Thursday, August 23, 2012

Spoilers Within: Be Thee Warned

I've gotten lazy, and have more or less been living at work, but before we go away, I've got some catching up to do.

Thus...


The Dark Knight Rises is not The Dark Knight. Tom Hardy's Bane is not as iconic a villain as Heath Ledger's Joker, and the film's darker tone can cause the movie to meander in parts. That being said, The Godfather and The Godfather II are different, but that doesn't mean they aren't both great.

Such is the same with The Dark Knight Rises. Christopher Nolan wraps up his trilogy in a very satisfying, very complete way. He balances a self-referential style (including a nice twist involving Talia al Ghul) with a look towards the future (and is careful not to flaunt the Joker that he helped coax from Ledger), but in such a way that, should someone else pick up Nolan's mantle, they have been left with enough rivulets that they can go in many directions.

Bane, while not on the level of Joker, is an intriguing and menacing villain. While he doesn't remain perfectly true to the comic - he's not addicted to the super-steroid Venom, but does have a robotic spider attached to his face - his guile, intelligence, violence and singular purpose make him a force to be reckoned with.


The other additions to the cast - Joseph Gordon-Levitt's John (Robin) Blake, Anne Hathaway's Catwoman, and Marion Cotillard's Miranda Tate/Talia - all proved to be inspired choices. Each of them downplayed their roles just enough to let the main story unfold around them, rather than having them unfurl the story themselves. Couple that with the return performances of Christian Bale, Michael Caine and a bit part from Cillian Murphy - who certainly turned a small-time character from the comic into a tidy little role for himself - and you have an epic conclusion to an epic series.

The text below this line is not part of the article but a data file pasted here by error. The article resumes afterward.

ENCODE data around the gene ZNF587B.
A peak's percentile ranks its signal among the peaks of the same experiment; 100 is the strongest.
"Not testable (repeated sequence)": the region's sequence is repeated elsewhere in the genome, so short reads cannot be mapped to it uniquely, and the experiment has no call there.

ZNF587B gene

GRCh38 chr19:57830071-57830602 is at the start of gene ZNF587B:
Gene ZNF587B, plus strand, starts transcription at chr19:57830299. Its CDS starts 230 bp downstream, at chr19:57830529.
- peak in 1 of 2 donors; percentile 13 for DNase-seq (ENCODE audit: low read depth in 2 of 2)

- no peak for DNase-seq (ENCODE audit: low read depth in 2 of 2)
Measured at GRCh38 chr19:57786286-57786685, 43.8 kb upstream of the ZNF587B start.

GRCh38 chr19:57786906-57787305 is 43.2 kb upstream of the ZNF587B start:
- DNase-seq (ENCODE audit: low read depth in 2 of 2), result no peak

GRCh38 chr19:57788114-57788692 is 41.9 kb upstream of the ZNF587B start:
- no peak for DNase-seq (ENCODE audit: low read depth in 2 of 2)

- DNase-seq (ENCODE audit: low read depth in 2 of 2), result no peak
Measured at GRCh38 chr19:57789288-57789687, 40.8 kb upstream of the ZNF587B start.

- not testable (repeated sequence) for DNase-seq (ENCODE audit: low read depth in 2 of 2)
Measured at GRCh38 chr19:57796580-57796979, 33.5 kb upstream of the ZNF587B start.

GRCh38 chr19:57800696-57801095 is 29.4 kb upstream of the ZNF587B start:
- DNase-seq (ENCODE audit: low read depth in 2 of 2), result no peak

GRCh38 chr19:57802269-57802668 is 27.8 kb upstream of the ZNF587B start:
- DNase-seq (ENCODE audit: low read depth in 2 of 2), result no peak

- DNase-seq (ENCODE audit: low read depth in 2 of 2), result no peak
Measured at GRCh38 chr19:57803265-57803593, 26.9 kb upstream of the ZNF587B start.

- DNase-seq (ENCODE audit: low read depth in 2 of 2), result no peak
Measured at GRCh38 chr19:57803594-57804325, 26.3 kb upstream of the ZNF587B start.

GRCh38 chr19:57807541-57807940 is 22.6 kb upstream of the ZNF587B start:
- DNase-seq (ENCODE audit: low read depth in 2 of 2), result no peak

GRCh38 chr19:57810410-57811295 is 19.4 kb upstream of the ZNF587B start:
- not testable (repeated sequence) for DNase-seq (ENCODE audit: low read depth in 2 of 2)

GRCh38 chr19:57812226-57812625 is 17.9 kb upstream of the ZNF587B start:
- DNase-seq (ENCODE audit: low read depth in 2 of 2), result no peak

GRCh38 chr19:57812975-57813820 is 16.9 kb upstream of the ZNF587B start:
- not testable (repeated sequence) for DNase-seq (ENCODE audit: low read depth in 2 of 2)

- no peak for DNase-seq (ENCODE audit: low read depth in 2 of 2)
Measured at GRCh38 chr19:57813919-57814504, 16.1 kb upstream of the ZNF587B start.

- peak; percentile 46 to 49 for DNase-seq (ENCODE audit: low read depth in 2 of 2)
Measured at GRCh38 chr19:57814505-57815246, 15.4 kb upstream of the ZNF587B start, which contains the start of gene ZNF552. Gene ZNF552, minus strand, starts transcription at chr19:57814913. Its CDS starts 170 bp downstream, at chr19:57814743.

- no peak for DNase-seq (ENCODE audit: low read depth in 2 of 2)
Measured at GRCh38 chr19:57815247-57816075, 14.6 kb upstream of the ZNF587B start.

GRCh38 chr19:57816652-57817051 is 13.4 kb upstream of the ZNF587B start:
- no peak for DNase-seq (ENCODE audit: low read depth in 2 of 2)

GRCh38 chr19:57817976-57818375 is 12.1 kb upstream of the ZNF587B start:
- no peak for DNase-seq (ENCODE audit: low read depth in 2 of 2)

Yes, it is quite dark in places, with a genuine sense of dread and despair permeating the empty streets of siege-ridden Gotham1, but no more than the sense of chaos and anarchy that bled from the screen in The Dark Knight. Frankly, the bleak sets and cinematography highlights the fact that, even with the protagonist's victory, there is still work to be done and nothing immediately goes back to normal.

To think, what started seven years ago with the rather modest Batman Begins (and thank God they shook Katie Holmes away in favour of Maggie Gyllenhaal) has turned into the zeitgeist of the IMAX (and not 3D) era. Now...to just go see it in IMAX.

1 - Which is apparently a state, judging by the license plate in the picture of Gordon-Levitt

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